Brrr! NASA locates coldest place on Earth

Beating out the previous record of minus 128.6 degrees Fahrenheit, a NASA satellite pinpoints the coldest place on Earth.

Coldest place on Earth satellite image
It's a bit nippy over here. This image was created with the help of remote-sensing satellites. National Snow and Ice Data Center,Ted Scambos

If you like the cold (really, really like the cold), then you might see if your travel agent can book you a ticket to visit the East Antarctic Plateau ice sheet. NASA announced that a particular high ridge located there is the coldest place on Earth. Temperatures in the hollows on the ridge drop to minus 133.6 degrees Fahrenheit on some winter nights.

Pinpointing the coldest place on Earth wasn't the simplest task. A team of scientists dug through data delivered by the Landsat 8 satellite, a shared project with the US Geological Survey, along with data from other satellites. All in all, they had 32 years of data from multiple satellites to study before declaring the ridge the coldest spot on the planet.

It was previously thought that perhaps the Russian Vostok Research Station in East Antarctica was the coldest spot, with its minus 128.6 Fahrenheit record low temperature set in 1983.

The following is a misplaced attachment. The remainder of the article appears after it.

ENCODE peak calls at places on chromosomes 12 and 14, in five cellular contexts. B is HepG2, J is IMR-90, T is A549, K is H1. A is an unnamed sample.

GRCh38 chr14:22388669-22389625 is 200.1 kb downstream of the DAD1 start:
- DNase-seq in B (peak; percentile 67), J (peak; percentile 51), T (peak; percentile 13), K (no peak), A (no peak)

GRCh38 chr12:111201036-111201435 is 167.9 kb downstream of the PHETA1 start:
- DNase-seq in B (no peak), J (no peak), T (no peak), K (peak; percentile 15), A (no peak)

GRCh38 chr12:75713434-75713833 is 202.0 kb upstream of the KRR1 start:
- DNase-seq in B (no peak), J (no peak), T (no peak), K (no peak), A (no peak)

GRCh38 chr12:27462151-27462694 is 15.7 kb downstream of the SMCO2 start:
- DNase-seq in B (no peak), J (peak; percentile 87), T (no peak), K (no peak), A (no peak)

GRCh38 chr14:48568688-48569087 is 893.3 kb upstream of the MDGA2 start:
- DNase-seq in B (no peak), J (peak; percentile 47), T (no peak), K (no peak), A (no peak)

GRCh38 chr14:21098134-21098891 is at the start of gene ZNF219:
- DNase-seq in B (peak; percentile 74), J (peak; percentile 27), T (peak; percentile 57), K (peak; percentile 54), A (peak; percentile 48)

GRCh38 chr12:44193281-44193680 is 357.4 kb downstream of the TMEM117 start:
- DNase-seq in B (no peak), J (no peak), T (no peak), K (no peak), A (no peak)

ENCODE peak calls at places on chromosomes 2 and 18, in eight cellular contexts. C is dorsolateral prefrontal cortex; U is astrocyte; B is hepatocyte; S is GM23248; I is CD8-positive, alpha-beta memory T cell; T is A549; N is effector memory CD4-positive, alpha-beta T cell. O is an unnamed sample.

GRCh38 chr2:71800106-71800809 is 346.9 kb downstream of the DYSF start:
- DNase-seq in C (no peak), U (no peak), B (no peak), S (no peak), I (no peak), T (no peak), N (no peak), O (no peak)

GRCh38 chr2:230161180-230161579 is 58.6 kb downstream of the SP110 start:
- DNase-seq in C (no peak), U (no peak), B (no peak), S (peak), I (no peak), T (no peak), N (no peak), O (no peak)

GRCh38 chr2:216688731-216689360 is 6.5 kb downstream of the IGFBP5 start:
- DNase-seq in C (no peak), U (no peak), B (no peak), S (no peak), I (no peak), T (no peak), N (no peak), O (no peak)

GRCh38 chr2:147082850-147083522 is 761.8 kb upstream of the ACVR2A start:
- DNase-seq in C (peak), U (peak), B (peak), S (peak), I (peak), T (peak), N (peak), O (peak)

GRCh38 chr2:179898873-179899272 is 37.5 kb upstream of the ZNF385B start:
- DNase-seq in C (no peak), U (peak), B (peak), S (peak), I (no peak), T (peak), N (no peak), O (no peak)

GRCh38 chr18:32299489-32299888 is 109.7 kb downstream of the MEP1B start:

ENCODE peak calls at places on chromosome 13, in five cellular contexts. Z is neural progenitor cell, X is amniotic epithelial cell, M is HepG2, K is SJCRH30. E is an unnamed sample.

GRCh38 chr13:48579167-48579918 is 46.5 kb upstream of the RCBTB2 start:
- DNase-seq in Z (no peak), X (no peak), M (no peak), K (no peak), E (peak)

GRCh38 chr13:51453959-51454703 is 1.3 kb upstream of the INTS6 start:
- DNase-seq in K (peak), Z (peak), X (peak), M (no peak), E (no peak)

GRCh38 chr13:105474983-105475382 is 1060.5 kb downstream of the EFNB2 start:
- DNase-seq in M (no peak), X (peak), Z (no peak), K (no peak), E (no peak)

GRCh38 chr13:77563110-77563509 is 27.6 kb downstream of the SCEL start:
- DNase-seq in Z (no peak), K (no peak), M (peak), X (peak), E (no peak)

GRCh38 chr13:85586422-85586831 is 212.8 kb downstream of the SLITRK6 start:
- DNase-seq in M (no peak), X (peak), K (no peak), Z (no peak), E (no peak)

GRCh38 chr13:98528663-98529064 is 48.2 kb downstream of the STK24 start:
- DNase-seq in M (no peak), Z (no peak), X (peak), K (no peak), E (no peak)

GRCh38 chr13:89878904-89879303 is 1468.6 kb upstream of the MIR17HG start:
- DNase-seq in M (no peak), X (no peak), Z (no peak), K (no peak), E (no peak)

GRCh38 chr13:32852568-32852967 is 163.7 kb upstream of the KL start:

"We had a suspicion this Antarctic ridge was likely to be extremely cold, and colder than Vostok because it's higher up the hill. With the launch of Landsat 8, we finally had a sensor capable of really investigating this area in more detail," said Ted Scambos, lead scientist at the National Snow and Ice Data Center in Boulder, Colo., in a statement.

The Landsat 8 satellite has scientists excited. Not only has it delivered the location of the coldest place on Earth, but it will continue to generate accurate data on climate change and help scientists monitor remote icy spots on the planet where humans wouldn't want to set foot.

 

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